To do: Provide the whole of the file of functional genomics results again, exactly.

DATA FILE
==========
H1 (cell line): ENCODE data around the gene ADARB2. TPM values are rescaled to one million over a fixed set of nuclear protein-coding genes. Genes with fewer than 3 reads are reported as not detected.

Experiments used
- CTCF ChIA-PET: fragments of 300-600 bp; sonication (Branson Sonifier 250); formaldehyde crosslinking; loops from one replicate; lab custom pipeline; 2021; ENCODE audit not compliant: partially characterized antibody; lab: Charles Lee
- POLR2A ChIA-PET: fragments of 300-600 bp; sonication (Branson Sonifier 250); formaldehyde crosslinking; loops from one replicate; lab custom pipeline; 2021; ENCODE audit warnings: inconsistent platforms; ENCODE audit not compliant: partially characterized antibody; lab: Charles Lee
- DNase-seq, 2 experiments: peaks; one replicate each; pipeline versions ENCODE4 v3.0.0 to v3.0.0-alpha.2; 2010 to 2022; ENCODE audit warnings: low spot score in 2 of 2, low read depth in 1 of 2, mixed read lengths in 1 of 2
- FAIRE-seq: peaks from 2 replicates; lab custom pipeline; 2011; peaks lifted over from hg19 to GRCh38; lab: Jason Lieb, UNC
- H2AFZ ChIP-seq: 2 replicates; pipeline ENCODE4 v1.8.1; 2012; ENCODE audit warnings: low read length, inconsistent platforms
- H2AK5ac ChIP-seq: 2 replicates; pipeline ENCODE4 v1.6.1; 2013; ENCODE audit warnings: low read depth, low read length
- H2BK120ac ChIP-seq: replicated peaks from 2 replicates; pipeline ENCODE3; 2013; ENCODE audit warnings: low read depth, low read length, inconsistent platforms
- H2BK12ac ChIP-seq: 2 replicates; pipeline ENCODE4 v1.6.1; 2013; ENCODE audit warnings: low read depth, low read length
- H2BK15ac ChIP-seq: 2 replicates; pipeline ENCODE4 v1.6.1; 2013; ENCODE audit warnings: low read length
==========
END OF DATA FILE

H1 (cell line): ENCODE data around the gene ADARB2. TPM values are rescaled to one million over a fixed set of nuclear protein-coding genes. Genes with fewer than 3 reads are reported as not detected.

Experiments used
- CTCF ChIA-PET: fragments of 300-600 bp; sonication (Branson Sonifier 250); formaldehyde crosslinking; loops from one replicate; lab custom pipeline; 2021; ENCODE audit not compliant: partially characterized antibody; lab: Charles Lee
- POLR2A ChIA-PET: fragments of 300-600 bp; sonication (Branson Sonifier 250); formaldehyde crosslinking; loops from one replicate; lab custom pipeline; 2021; ENCODE audit warnings: inconsistent platforms; ENCODE audit not compliant: partially characterized antibody; lab: Charles Lee
- DNase-seq, 2 experiments: peaks; one replicate each; pipeline versions ENCODE4 v3.0.0 to v3.0.0-alpha.2; 2010 to 2022; ENCODE audit warnings: low spot score in 2 of 2, low read depth in 1 of 2, mixed read lengths in 1 of 2
- FAIRE-seq: peaks from 2 replicates; lab custom pipeline; 2011; peaks lifted over from hg19 to GRCh38; lab: Jason Lieb, UNC
- H2AFZ ChIP-seq: 2 replicates; pipeline ENCODE4 v1.8.1; 2012; ENCODE audit warnings: low read length, inconsistent platforms
- H2AK5ac ChIP-seq: 2 replicates; pipeline ENCODE4 v1.6.1; 2013; ENCODE audit warnings: low read depth, low read length
- H2BK120ac ChIP-seq: replicated peaks from 2 replicates; pipeline ENCODE3; 2013; ENCODE audit warnings: low read depth, low read length, inconsistent platforms
- H2BK12ac ChIP-seq: 2 replicates; pipeline ENCODE4 v1.6.1; 2013; ENCODE audit warnings: low read depth, low read length
- H2BK15ac ChIP-seq: 2 replicates; pipeline ENCODE4 v1.6.1; 2013; ENCODE audit warnings: low read length